Op art

From New World Encyclopedia

Richard Anuszkiewicz: "Plus Reversed," 1960

Op art, also known as optical art, is used to describe some paintings and other works of art which use optical illusions. Op art is also referred to as "geometric abstraction" and "hard-edge abstraction," although the preferred term for it is "perceptual abstraction." The term "Op" bears resemblance to the other popular movement of the 1960s, Pop Art though one can be certain such monikers were invoked for their catchiness and not for any stylistic similarities.

"Optical Art is a method of painting concerning the interaction between illusion and picture plane, between understanding and seeing."[1] Op art works are abstract, with many of the better known pieces made in only black and white. When the viewer looks at them, the impression is given of movement, hidden images, flashing and vibration, patterns, or alternatively, of swelling or warping.

Historical context

Op Art is derived from the constructivist practices of the Bauhaus. This German school, founded by Walter Gropius, stressed the relationship of form and function within a framework of analysis and rationality. Students were taught to focus on the overall design, or entire composition, in order to present unified works. When the Bauhaus was forced to close in 1933, many of its instructors fled to the United States where the movement took root in Chicago and eventually at the Black Mountain College in Asheville, North Carolina, where Anni and Josef Albers would come to teach.

Origin of "Op"

The term first appeared in print in Time magazine in October 1964,[2] though works which might now be described as "op art" had been produced for several years previously. For instance, Victor Vasarely's painting, Zebras (1938), is made up entirely of curvilinear black and white stripes that are not contained by contour lines. Consequently, the stripes appear to both meld into and burst forth from the surrounding black ground of the composition. Also the early black-and-white Dazzle panels of John McHale installed at the This is Tomorrow exhibit in 1956 and his Pandora series at the Institute of Contemporary Arts in 1962 demonstrate proto-op tendencies.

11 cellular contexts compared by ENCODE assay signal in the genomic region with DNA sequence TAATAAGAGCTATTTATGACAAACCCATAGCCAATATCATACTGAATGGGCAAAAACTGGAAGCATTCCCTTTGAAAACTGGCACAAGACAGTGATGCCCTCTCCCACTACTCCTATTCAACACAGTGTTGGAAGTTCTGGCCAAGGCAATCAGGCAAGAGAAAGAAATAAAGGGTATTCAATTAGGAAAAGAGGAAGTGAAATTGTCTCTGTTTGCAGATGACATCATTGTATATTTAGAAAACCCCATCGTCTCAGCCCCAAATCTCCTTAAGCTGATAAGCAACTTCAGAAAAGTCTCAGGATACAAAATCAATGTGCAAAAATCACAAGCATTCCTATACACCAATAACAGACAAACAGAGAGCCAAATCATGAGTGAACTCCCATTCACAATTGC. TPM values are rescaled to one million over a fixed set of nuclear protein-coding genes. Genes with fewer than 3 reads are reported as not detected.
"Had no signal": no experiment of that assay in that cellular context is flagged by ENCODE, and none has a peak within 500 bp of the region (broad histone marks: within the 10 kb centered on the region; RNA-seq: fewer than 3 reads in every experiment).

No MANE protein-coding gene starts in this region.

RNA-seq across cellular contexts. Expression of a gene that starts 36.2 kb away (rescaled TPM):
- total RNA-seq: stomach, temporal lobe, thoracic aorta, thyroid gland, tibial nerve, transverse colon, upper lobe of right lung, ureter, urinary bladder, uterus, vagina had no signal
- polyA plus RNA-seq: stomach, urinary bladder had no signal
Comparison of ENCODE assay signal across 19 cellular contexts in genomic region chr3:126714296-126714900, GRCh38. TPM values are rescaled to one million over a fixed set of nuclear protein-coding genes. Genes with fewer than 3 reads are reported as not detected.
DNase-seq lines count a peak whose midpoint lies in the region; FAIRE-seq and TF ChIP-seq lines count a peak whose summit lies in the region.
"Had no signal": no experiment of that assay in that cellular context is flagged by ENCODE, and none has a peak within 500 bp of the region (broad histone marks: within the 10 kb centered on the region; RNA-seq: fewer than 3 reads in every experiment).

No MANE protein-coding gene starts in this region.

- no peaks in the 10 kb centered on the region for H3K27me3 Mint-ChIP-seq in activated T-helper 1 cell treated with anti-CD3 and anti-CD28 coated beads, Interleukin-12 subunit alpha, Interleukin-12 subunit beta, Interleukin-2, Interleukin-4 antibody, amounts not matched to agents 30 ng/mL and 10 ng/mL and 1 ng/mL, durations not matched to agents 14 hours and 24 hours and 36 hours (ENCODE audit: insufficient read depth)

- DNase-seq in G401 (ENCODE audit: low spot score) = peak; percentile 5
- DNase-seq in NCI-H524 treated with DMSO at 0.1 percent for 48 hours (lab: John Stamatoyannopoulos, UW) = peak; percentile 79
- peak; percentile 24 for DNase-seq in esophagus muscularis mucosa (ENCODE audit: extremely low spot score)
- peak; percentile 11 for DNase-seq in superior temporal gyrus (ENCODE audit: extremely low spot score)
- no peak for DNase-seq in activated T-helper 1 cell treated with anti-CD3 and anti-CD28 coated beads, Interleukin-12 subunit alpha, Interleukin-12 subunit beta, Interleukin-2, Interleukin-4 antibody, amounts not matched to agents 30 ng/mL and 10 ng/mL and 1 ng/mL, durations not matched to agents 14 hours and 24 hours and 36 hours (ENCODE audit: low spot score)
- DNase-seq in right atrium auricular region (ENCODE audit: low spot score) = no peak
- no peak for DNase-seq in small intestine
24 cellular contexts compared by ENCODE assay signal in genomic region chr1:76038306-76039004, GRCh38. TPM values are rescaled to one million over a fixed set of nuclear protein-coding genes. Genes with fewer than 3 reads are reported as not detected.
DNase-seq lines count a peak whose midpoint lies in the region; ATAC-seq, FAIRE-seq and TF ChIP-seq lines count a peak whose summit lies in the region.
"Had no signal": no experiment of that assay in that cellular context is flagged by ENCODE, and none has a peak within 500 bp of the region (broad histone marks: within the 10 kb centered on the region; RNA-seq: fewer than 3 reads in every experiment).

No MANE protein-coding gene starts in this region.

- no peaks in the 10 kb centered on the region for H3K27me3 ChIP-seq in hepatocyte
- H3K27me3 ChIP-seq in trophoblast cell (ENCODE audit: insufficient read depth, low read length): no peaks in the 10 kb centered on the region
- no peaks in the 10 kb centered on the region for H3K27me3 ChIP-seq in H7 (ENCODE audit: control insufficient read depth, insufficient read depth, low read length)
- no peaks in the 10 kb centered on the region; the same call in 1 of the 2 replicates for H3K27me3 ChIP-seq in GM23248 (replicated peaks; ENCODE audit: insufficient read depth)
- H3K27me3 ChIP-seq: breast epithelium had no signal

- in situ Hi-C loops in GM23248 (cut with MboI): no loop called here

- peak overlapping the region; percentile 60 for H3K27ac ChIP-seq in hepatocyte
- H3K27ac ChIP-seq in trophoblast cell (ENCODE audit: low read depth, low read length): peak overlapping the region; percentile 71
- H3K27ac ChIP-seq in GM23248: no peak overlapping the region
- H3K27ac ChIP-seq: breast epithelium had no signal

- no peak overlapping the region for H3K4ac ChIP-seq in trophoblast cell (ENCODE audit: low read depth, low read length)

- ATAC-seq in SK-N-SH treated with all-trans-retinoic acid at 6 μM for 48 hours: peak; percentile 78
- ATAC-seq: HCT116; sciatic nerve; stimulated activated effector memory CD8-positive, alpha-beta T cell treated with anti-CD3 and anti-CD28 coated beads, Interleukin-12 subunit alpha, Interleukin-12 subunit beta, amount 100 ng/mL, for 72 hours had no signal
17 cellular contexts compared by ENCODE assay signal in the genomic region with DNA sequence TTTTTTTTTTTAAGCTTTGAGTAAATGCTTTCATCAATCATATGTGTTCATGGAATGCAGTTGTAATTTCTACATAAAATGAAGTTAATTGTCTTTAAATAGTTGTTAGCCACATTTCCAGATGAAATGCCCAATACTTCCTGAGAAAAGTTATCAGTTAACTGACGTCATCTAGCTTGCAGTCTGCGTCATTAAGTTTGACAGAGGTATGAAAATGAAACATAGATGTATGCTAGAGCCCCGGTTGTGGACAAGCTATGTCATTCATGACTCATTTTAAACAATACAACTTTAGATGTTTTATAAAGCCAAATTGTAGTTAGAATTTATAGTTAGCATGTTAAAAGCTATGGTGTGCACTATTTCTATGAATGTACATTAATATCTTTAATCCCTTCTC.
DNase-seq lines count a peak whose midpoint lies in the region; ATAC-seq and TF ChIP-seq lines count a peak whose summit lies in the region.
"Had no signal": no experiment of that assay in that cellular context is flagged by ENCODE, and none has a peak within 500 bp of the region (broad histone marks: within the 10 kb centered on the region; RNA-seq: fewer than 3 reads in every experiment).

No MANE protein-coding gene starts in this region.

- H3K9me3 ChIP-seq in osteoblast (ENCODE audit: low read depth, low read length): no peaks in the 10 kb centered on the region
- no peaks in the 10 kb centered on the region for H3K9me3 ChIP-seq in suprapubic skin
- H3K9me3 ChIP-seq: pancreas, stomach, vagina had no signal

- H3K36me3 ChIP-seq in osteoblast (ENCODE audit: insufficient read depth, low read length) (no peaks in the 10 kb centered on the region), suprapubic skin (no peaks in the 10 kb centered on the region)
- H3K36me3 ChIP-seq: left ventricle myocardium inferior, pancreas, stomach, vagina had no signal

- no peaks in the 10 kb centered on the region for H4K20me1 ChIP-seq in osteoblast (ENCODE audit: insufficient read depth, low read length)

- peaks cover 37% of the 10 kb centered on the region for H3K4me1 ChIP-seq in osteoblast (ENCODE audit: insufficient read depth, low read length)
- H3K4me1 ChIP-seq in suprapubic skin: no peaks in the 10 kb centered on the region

An optical illusion by Hungarian-born artist Victor Vasarely

The Responsive Eye

In 1965, an exhibition called The Responsive Eye, curated by William Seitz, was held at the Museum of Modern Art in New York City. The works shown were wide ranging, encompassing the minimalism of Frank Stella and the smooth plasticity of Alexander Liberman, alongside the masters of the movement: Victor Vasarely and Bridget Riley. The exhibition focused on the perceptual aspects of art, which result both from the illusion of movement and the interaction of color relationships, as seen in the painting by Arnold Alfred Schmidt. The exhibition was enormously popular with the general public, though less so with the critics. Critics dismissed Op art as portraying nothing more than trompe l'oeil, or tricks that fool the eye. Regardless, Op art's popularity with the public increased, and Op art images were used in a number of commercial contexts. Bridget Riley tried to sue an American company, without success, for using one of her paintings as the basis of a fabric design.

How op works

Black & white and the figure-ground relationship

Floor tiles at the Basilica of Saint John Lateran are an early example of an "op art" effect.

Op art is a perceptual experience related to how vision functions. It is a dynamic visual art, stemming from a discordant figure-ground relationship that causes the two planes to be in a tense and contradictory juxtaposition. Op Art is created in two primary ways. The first, and best known method, is the creation of effects through the use of pattern and line. Often these paintings are black and white, or otherwise grisaille. Such as in Bridget Riley's famous painting, Current (1964), on the cover of The Responsive Eye catalog, black-and-white wavy lines are placed close to one another on the canvas surface, creating such a volatile figure-ground relationship that can cause a viewer's eyes to hurt.